Let’s cut to the chase, shall we? Is Casting JonBenet, the new “drama-documentary” from director Kitty Green, exploitive? Yes, of course. How could it not be?
At this point every film about the sensational, unsolved murder of 6-year-old beauty queen JonBenet Ramsey must be. It’s well beyond the point, now 20 years later, of anyone finding anything genuinely new or enlightening about the case.
The film, however, is also sly, witty and very creative. The title says it all. This quite literally is a movie about the casting of a fake movie about JonBenet, set in her hometown of Boulder, Colorado.
The twist is that the largely amateur actors who try out for the parts of parents John and Patsy Ramsey, brother Burke and yes, JonBenet, as well other key characters in the case, don’t know it’s a fake movie, or at least didn’t know at the time their casting call interviews and rehearsals were being filmed.
Being from Boulder, the would-be actors have varying degrees of separations from the real-life Ramseys and seemingly all — or, at least the adults — have well-formed opinions as to what really happened Christmas Day 1996 when JonBenet was last seen alive.
Along the way these good folk of Boulder reveal deeply personal details on camera. One discloses he has just been diagnosed with cancer, another that she was sexually molested as a child and still another that she has lost three of her own children.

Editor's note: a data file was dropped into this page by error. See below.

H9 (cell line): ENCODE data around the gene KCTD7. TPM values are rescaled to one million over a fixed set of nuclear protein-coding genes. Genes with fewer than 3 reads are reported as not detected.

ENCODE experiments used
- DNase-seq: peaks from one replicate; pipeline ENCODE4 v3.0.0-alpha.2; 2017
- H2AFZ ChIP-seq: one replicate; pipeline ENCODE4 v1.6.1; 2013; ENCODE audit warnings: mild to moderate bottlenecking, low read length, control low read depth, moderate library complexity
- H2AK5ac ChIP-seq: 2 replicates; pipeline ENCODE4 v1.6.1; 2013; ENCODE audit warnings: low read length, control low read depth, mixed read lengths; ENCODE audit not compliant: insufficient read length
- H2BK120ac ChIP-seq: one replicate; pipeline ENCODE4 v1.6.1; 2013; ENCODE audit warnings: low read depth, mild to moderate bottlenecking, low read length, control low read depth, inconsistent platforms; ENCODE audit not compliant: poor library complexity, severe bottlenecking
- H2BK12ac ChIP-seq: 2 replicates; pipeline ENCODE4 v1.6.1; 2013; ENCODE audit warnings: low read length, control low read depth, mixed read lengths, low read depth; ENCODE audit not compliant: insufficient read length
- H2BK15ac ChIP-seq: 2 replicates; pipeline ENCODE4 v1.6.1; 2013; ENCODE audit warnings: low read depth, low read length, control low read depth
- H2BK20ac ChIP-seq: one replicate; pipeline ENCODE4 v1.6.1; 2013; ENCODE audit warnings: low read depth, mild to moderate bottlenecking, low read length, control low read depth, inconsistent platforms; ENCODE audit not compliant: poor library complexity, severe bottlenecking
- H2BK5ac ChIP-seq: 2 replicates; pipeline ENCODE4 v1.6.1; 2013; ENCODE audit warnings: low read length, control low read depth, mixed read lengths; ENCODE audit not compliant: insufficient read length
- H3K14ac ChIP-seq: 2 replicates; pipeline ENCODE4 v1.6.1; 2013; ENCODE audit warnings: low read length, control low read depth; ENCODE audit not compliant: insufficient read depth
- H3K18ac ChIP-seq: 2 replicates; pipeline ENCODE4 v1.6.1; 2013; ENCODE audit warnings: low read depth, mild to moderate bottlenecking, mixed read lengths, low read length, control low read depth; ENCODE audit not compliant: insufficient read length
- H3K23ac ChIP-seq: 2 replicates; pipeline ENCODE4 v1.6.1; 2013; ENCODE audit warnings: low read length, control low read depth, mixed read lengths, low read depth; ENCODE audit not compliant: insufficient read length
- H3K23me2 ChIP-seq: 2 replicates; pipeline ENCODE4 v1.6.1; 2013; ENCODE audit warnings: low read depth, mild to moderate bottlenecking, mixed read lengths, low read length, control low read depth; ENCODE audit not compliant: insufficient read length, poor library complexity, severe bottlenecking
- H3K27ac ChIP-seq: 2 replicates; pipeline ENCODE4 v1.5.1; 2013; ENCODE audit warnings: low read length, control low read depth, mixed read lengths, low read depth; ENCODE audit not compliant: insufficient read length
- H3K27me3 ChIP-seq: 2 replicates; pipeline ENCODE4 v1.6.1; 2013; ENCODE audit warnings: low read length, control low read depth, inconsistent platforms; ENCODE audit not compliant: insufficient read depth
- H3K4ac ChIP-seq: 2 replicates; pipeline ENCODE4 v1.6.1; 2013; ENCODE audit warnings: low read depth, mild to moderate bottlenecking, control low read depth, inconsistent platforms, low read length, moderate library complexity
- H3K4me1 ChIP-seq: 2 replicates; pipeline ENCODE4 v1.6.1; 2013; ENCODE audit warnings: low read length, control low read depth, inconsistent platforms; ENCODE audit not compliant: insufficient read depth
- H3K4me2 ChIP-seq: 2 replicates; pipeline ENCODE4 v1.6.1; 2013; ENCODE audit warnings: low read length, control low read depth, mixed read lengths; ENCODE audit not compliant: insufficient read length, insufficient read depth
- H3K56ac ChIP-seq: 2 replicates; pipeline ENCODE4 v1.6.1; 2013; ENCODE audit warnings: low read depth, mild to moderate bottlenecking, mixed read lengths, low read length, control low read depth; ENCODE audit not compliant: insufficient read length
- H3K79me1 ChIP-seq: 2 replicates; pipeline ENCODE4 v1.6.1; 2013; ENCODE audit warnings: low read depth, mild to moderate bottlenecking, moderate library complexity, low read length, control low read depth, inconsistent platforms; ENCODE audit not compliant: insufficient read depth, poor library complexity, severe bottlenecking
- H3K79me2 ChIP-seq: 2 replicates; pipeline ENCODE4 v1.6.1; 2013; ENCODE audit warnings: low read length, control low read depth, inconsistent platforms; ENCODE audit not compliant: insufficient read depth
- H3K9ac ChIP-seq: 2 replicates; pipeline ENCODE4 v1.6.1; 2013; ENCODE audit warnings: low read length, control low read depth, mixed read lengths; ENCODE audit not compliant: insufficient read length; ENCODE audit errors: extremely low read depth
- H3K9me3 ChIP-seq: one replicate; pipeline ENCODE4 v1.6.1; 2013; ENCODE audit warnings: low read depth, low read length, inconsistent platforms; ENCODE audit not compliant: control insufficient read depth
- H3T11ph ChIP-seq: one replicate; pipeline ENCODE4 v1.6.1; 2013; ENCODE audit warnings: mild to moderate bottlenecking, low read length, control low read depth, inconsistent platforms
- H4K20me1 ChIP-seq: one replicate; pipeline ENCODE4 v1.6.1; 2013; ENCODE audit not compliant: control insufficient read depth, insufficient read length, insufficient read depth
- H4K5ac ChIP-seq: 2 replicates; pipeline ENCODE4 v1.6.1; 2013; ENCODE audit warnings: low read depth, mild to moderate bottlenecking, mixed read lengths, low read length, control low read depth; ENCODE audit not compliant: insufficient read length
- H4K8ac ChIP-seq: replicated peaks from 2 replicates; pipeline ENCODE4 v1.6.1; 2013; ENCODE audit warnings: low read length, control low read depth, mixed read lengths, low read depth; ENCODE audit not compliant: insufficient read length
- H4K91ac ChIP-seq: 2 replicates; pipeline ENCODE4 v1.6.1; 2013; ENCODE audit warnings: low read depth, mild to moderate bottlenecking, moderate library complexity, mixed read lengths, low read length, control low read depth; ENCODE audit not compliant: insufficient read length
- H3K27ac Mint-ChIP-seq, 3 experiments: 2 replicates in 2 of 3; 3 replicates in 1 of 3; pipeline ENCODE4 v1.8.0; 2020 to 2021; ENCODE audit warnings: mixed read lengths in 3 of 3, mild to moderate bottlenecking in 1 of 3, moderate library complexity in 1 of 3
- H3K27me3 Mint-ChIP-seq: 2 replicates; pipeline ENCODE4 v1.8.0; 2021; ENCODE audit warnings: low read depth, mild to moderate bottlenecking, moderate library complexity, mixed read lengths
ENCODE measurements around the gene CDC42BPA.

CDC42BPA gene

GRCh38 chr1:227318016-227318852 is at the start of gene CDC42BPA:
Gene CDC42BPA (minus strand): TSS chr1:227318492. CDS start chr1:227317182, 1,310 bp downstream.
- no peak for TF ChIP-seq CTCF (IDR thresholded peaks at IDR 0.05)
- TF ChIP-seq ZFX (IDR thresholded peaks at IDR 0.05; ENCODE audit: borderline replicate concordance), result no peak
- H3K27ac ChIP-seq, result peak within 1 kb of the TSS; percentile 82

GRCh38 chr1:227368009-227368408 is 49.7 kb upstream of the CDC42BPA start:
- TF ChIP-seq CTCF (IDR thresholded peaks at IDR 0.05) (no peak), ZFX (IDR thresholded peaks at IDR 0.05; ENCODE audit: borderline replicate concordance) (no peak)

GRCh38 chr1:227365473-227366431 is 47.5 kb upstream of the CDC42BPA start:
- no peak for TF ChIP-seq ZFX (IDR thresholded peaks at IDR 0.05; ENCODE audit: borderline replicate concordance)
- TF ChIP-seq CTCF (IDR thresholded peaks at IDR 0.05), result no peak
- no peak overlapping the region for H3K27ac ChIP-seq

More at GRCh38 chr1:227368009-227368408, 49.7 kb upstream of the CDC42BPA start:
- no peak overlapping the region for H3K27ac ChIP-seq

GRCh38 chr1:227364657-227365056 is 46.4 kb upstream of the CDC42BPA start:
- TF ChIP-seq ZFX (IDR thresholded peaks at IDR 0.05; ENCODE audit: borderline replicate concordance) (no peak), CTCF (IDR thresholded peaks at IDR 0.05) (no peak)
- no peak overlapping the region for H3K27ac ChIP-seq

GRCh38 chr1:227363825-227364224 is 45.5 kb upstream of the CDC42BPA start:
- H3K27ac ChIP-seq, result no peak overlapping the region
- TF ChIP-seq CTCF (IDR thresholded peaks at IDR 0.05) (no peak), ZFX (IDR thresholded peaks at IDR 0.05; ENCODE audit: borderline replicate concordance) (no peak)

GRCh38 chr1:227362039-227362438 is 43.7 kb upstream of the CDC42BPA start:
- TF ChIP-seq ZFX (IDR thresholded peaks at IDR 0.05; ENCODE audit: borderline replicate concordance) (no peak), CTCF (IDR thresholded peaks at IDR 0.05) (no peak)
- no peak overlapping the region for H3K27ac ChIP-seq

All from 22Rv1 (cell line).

All of these tragedies are articulated in the hope that it will make them more qualified for the roles they hope to secure in the (fake) movie.
Perhaps the most disturbing scene is when the young boys trying out for the role of Burke, JonBenet’s only sibling who was nine years old at the time of her murder, are asked to test the theory as whether another child (like Burke) could have had enough strength to have caused the fracture of JonBenet’s skull, which contributed to her death.
The camera rolls as the young actors one after another go at it with a bat and a watermelon, most of them cracking the watermelon wide open, and one of them then taking a taste of the oozing red pulp.
Ok, there’s more to the film than mere shock value. To a degree, and through several dramatizations, it re-examines the key sequence of events in the murder, which, truth be told, casts further doubt on the denials by the Ramseys that they had nothing whatsoever to do with the murder.
On a broader level it explores Americans’ obsession with celebrity and our need for pop culture mythologies.
Casting JonBenet is like watching a car wreck. It’s horrifying at times but you just can’t take your eyes off of it.